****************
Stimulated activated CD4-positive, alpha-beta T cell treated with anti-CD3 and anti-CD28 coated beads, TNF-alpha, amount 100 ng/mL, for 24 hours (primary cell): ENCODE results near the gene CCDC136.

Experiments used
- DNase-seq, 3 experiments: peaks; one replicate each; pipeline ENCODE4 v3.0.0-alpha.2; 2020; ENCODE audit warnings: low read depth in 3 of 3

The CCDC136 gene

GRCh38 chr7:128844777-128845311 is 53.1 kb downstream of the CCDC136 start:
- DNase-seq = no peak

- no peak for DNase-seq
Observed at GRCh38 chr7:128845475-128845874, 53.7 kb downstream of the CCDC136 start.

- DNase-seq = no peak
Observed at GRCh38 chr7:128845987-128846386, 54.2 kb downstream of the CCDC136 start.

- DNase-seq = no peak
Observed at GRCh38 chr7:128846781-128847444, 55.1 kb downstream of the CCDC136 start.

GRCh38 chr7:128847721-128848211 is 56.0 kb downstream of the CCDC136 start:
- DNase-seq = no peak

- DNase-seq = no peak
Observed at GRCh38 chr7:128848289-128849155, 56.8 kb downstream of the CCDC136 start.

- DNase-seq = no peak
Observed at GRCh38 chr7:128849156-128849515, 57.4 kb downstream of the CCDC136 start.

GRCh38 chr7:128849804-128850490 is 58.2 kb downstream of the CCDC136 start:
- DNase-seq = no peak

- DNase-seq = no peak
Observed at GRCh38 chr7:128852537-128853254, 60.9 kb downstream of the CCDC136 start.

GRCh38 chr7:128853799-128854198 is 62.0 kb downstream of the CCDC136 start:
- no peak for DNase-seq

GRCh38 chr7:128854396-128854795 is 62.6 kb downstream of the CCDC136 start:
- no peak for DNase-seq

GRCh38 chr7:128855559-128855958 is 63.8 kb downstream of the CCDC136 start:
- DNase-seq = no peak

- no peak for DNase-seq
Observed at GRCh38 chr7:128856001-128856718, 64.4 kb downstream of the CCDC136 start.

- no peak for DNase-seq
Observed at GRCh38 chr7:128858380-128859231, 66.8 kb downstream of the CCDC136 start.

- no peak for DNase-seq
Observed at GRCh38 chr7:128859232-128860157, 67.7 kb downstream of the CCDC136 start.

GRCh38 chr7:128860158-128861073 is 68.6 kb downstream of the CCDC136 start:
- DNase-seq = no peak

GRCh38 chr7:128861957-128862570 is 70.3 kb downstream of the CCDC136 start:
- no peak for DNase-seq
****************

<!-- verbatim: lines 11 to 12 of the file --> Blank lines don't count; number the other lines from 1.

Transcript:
- DNase-seq = no peak
Observed at GRCh38 chr7:128846781-128847444, 55.1 kb downstream of the CCDC136 start.